Space_race1[2]It’s no secret that relations between the US and Russia have been strained due to the latter’s recent military activities in Crimea. And now, it appears that Russia is using their space program as leverage in their ongoing fight over sanctions. Back in April, NASA announced that collaboration with Roscosmos – Russia’s Federal Space Agency – had ended for the time being. Since then, an escalating war of words and restrictions have followed.

For instance, in the past months, the U.S. has restricted communication between some American scientists and their Russian colleagues as part of their protest against Crimea. In response, Dmitry Rogozin – Deputy Prime Minister and head of the Russian Military-Industrial Commission – said on his Twitter feed that he is restricting the export to the US of Russia’s RD-180 rocket engines, for uses that do not involve the U.S. military – a move which has temporarily grounded all US military satellites from being deployed into orbit.

NASA_trampolineMr. Rogozin also posted an image of a trampoline with a big NASA logo in the centre, saying that after 2020 it is the technology U.S. astronauts will need to use get to the International Space Station. One week later and in response, NASA Administrator Charles Bolden said that the cooperation between NASA and Roscosmos on the International Space Station hadn’t changed “one iota” in recent years, and has withstood the increasingly frosty atmosphere between Washington and Moscow over the events in the Crimea and Ukraine.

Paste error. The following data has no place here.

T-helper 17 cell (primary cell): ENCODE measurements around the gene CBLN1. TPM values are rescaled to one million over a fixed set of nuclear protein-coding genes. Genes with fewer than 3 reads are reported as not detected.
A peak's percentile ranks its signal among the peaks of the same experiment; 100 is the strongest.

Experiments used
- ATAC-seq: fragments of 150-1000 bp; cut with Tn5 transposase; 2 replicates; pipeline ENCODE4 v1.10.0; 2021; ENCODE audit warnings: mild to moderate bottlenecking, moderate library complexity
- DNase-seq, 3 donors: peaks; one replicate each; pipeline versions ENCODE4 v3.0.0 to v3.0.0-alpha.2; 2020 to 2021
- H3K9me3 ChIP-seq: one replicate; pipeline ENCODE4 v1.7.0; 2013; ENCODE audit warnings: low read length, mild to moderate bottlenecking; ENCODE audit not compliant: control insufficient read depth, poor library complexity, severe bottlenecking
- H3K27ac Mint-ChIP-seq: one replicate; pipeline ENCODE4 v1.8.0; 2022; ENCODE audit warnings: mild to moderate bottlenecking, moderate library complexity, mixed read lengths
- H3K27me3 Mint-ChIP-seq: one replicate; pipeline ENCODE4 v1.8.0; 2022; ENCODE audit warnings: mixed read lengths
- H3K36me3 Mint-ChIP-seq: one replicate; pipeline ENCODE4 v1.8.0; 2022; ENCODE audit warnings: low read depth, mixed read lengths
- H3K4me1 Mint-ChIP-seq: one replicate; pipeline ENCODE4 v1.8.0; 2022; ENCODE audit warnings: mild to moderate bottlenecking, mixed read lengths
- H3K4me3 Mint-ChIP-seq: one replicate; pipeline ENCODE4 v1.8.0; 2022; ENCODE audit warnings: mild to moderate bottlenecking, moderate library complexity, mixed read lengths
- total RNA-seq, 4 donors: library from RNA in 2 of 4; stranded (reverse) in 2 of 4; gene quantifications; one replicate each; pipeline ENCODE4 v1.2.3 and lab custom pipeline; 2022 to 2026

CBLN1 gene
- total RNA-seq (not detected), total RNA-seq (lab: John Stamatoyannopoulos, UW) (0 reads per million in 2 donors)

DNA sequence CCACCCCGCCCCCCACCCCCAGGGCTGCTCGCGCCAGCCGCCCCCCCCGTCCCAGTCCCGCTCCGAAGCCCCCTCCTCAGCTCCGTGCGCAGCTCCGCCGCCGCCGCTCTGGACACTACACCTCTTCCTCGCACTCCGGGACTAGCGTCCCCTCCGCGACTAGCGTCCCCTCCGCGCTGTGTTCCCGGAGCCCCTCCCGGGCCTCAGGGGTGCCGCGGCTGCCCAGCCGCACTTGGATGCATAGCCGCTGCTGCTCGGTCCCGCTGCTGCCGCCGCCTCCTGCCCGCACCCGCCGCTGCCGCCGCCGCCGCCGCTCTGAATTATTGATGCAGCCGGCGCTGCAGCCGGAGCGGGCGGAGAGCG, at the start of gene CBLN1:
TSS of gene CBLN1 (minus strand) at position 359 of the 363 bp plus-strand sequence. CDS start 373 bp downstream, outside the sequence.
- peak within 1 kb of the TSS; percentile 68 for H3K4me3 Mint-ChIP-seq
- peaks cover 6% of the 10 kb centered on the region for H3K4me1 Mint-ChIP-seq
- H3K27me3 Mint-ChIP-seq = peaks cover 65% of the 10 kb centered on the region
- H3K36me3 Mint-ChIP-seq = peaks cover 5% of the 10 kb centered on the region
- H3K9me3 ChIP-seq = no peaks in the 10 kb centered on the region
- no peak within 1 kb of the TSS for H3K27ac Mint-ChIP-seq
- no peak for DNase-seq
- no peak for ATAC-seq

Still, Bolden indicated that if for one reason or other a country should drop out of the project, the others would seek to continue. But in the meantime, this would means the US would lose its capacity to put its own spy and military satellites into orbit, the future of the International Space Station (ISS) would be uncertain. In addition to the US, Japan, Europe and Canada are also members of the ISS and all currently depend on Russian Soyuz capsules to take astronauts to the space station since NASA retired its shuttle fleet.